5 Tips in Learning To Receive

Mom & Me

I just returned from visiting my Mom and Dad for a couple of weeks, and since my father has a lot of health problems now, part of the reason for the visit was simply to be a help around the house . So while I was enjoying their company, I also ran errands, shopped for groceries, picked the garden, washed the laundry, made meals, and kept up with generally any chore that I could think of. The tasks weren’t difficult and I was glad to do what I could, but the primary obstacle to overcome was actually getting Mom to let me do the work.

See, Mom is from a different (some say a better) generation… one that stressed the value of self-sufficiency and hard work, and since she is still very capable (I still want to be like Mom when I grow up!),  it just isn’t in her DNA to sit still or ask for help.

I think I may have a little of that base programming too.  If I’m honest, I don’t much like to accept help either. During social gatherings, I like doing all the decorating, cooking, cleaning and preparations. Of course lots of people offer to pitch in, and I do appreciate the company, but to be honest, most of the time I do it myself. It’s not so much a control issue as it is that I don’t want to impose on others to do something I am capable of accomplishing on my own.

That sort of self-reliance is an impulse that is often praiseworthy, but it can sometimes present problems. Scripture places a lot of the emphasis on learning to be generous in giving to others (Luke 6:38; 2 Cor 9:7; Heb. 13:16; 1 Tim. 5:8 etc), but we also don’t need to neglect the discipline of becoming good receivers as well.

Think about how you respond. If someone gives you a compliment, do you feel uncomfortable?  How do you react to an overly generous gift? Do you try to ‘pay back’ good deeds done for you? Have you tried to rebuff or refuse rather than graciously receive?

While it might feel more natural to decline that which you don’t feel worthy to receive, it’s important to remember that when you refuse genuine and heartfelt gifts, you unintentionally deny the other person the joy that naturally comes from giving at the same time.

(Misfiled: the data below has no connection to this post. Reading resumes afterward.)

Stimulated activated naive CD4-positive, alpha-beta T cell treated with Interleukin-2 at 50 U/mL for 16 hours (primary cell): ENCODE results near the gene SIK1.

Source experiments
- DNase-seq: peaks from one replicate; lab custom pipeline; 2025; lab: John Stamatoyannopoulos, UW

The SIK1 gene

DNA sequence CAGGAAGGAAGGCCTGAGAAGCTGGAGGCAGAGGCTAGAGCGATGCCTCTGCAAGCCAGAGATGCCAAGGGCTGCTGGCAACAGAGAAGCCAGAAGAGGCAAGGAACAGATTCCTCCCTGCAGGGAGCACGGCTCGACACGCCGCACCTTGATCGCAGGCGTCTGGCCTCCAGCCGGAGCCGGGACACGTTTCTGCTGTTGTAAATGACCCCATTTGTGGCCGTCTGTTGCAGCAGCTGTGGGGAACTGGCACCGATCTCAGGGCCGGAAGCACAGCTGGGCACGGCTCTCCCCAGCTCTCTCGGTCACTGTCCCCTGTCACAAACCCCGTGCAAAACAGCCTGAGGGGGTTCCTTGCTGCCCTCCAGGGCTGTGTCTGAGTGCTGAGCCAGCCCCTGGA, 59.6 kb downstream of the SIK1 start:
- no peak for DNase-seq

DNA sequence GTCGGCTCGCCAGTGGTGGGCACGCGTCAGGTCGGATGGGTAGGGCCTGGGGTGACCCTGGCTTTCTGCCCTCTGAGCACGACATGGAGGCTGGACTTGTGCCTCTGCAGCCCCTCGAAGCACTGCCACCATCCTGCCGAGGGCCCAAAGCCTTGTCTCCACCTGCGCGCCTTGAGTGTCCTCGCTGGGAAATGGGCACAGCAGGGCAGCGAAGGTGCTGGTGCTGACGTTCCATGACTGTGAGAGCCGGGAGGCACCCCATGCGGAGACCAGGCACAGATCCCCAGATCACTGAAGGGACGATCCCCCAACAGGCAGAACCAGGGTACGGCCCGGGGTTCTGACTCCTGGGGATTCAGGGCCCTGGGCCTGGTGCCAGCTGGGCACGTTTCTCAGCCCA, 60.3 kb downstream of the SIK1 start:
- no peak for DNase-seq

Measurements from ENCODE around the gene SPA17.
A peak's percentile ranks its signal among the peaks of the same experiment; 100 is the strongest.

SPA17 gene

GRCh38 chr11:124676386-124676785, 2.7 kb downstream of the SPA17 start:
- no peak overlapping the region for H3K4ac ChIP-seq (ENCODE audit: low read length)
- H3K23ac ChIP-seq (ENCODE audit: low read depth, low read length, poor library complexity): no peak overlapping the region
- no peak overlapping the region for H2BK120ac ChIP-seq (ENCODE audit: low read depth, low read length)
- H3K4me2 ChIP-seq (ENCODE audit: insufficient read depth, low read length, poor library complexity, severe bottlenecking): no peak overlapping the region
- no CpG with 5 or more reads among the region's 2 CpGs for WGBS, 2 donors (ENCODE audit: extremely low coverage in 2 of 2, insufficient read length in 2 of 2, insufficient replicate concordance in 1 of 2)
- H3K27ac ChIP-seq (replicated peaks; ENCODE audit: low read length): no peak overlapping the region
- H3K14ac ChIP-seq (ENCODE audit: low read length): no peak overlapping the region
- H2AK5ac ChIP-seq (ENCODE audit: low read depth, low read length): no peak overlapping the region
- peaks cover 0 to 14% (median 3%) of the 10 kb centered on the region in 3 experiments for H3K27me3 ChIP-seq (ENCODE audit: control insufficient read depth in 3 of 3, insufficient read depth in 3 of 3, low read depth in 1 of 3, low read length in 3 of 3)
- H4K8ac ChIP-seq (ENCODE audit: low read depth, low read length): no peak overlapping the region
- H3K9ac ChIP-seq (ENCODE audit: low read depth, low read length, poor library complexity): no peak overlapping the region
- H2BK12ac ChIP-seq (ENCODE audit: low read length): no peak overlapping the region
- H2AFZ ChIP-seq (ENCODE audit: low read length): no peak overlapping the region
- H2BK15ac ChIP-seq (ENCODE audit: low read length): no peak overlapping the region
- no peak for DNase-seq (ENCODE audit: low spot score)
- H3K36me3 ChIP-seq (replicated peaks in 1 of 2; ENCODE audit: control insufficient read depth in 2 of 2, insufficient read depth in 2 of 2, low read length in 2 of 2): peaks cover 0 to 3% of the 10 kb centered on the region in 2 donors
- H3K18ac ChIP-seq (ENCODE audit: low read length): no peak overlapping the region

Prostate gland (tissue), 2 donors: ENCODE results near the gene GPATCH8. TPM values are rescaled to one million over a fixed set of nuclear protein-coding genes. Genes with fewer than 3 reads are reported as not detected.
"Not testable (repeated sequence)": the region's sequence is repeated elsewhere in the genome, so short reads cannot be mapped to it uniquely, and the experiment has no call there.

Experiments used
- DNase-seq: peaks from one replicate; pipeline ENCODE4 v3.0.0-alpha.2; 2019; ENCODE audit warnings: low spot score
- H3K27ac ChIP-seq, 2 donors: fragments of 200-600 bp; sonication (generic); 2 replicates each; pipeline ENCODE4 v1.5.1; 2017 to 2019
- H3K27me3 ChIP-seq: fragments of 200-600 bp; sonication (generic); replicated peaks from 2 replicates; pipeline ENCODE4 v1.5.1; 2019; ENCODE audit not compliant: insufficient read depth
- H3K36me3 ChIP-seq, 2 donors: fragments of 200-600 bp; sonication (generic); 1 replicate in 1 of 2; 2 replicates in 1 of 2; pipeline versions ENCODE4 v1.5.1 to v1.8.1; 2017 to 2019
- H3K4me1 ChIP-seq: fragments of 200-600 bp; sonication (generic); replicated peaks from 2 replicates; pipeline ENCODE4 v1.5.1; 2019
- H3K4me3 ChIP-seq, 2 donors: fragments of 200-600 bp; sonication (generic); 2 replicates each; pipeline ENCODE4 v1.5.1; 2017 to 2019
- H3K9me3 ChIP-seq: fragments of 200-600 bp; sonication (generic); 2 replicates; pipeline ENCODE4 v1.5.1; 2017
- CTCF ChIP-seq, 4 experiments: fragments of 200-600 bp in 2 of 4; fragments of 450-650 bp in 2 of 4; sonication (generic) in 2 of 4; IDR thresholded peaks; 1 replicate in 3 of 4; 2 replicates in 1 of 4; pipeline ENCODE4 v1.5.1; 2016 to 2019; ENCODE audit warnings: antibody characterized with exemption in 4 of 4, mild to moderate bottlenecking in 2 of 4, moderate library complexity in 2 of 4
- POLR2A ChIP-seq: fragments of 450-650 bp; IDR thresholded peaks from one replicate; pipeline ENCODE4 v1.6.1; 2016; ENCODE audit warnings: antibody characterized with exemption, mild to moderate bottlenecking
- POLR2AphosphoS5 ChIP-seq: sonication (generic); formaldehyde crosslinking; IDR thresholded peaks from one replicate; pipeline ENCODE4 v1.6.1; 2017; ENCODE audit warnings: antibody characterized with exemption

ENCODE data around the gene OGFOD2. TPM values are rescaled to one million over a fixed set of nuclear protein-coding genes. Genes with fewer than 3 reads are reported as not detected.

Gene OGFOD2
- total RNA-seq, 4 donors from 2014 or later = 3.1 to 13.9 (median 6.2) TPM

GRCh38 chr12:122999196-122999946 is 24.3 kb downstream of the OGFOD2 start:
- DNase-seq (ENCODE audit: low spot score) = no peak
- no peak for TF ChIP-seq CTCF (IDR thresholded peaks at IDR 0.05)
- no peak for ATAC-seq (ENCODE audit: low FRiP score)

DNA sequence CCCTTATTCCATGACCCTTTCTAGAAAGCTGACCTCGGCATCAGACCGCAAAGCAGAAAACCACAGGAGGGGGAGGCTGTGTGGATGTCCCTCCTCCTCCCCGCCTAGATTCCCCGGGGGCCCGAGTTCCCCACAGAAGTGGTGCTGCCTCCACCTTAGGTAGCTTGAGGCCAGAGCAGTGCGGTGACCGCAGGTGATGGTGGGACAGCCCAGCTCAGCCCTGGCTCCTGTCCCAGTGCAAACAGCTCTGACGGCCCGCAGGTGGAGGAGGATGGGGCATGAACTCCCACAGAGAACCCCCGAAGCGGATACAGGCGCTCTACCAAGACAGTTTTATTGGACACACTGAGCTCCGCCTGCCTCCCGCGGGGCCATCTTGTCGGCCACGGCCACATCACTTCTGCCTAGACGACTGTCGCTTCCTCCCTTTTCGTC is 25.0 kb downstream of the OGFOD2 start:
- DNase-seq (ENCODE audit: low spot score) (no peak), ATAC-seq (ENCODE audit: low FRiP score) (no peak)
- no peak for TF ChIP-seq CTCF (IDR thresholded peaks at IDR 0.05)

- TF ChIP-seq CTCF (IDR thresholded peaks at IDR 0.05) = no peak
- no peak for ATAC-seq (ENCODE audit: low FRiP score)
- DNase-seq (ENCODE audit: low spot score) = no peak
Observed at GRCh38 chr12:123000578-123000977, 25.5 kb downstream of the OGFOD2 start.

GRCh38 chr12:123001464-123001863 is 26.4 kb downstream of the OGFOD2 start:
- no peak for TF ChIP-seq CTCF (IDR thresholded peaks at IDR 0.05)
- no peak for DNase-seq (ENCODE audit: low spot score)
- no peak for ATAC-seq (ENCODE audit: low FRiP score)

It’s still hot and humid at my house, but autumn isn’t far away, and it won’t be long until we’re covered up by Christmas decorations and assault of carols playing in every public place. So in advance of the gift-giving (and gift receiving) season, it’s a good time to take a lesson from my late summer visit to my Mom’s. Here are a few practical tips to becoming a good receiver.

Pay Attention  – When you’re offered an unexpected gift or service, there is a reason. Listen carefully to what’s being said, and why the person felt motivated to give. Notice body language, facial expression, and the meaning behind the words. Actually read cards and notes carefully to learn more about the heart behind the gift.

Choose Your Words Carefully – Surprise gifts or acts of service can make us feel awkward, but don’t apologize that you don’t have a similar gift or attempt to refuse.  Resist the temptation to change the subject or ignore what’s been done. Allow yourself to feel …and express… happiness.  Remember that your joyful response is a gift back to the giver!

Don’t Settle the Score – Ever been in a gifting contest?  You know, someone gives to you, now you have to give to them  …  someone does you a favor, now you have to do one in return? True generosity isn’t a competition to be won. Don’t analyze what you receive based on size, cost or effort exerted. While, at some point, you may respond in kind, it should never be out of obligation. Receive humbly and don’t turn a good deed in to a burden.

Be Grateful for What is Most Important – The person who gives to you already feels a connection. Take the moment of exchange as an opportunity to state not only your gratitude for the specific gift or service, but to affirm your relationship to the giver. Make sure your words communicate that you are most grateful for the impact he or she has in your life, and just say Thank You!  

Be Aware of Root Causes – Sometimes the underlying issue that motivates us to resist is plain old P.R.I.D.E. We are too proud of our own self-sufficiency… too proud of our abilities… too proud to admit that we need help… and too proud to allow ourselves to feel in debt to others for what we feel is too generous. While that sort of attitude can limit our enjoyment of the blessings of others, and hurt the feelings of those around us, the bigger issue is that we often apply this kind of resistant attitude to God. He offers you the most extravagant and undeserved gift ever given through the sacrifice of Jesus. With an open hand, He extends to you forgiveness of sin, restoration of your soul, and everlasting life. (John 3:16; Rom. 5:8) To possess it, you only need to set aside pride, humble yourself, acknowledge your need, and gratefully receive what He offers.

Yet to all who did receive Him, to those who believed in His name,
He gave the right to become children of God.  ~ John 1:12

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